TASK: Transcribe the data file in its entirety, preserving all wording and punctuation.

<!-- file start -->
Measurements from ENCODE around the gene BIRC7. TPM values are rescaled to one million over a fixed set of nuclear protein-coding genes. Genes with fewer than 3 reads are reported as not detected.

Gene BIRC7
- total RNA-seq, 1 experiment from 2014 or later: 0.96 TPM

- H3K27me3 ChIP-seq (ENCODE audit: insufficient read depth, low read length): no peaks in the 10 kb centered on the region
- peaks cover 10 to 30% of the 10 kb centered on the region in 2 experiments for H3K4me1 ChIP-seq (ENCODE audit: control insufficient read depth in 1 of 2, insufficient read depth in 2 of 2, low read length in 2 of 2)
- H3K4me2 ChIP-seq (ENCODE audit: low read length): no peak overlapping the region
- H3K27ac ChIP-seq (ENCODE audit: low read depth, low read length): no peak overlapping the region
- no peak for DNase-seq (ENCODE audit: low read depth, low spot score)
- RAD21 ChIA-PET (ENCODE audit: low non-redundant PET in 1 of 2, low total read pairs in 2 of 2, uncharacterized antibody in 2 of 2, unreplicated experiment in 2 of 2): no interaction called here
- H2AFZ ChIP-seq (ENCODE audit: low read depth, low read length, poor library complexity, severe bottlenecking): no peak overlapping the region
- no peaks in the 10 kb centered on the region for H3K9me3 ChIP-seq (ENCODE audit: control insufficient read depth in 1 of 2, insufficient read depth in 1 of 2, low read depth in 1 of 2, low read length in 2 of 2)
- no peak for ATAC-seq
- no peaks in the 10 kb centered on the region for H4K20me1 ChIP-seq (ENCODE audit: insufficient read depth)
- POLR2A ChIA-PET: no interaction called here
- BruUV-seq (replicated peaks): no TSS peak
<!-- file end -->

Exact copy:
Measurements from ENCODE around the gene BIRC7. TPM values are rescaled to one million over a fixed set of nuclear protein-coding genes. Genes with fewer than 3 reads are reported as not detected.

Gene BIRC7
- total RNA-seq, 1 experiment from 2014 or later: 0.96 TPM

- H3K27me3 ChIP-seq (ENCODE audit: insufficient read depth, low read length): no peaks in the 10 kb centered on the region
- peaks cover 10 to 30% of the 10 kb centered on the region in 2 experiments for H3K4me1 ChIP-seq (ENCODE audit: control insufficient read depth in 1 of 2, insufficient read depth in 2 of 2, low read length in 2 of 2)
- H3K4me2 ChIP-seq (ENCODE audit: low read length): no peak overlapping the region
- H3K27ac ChIP-seq (ENCODE audit: low read depth, low read length): no peak overlapping the region
- no peak for DNase-seq (ENCODE audit: low read depth, low spot score)
- RAD21 ChIA-PET (ENCODE audit: low non-redundant PET in 1 of 2, low total read pairs in 2 of 2, uncharacterized antibody in 2 of 2, unreplicated experiment in 2 of 2): no interaction called here
- H2AFZ ChIP-seq (ENCODE audit: low read depth, low read length, poor library complexity, severe bottlenecking): no peak overlapping the region
- no peaks in the 10 kb centered on the region for H3K9me3 ChIP-seq (ENCODE audit: control insufficient read depth in 1 of 2, insufficient read depth in 1 of 2, low read depth in 1 of 2, low read length in 2 of 2)
- no peak for ATAC-seq
- no peaks in the 10 kb centered on the region for H4K20me1 ChIP-seq (ENCODE audit: insufficient read depth)
- POLR2A ChIA-PET: no interaction called here
- BruUV-seq (replicated peaks): no TSS peak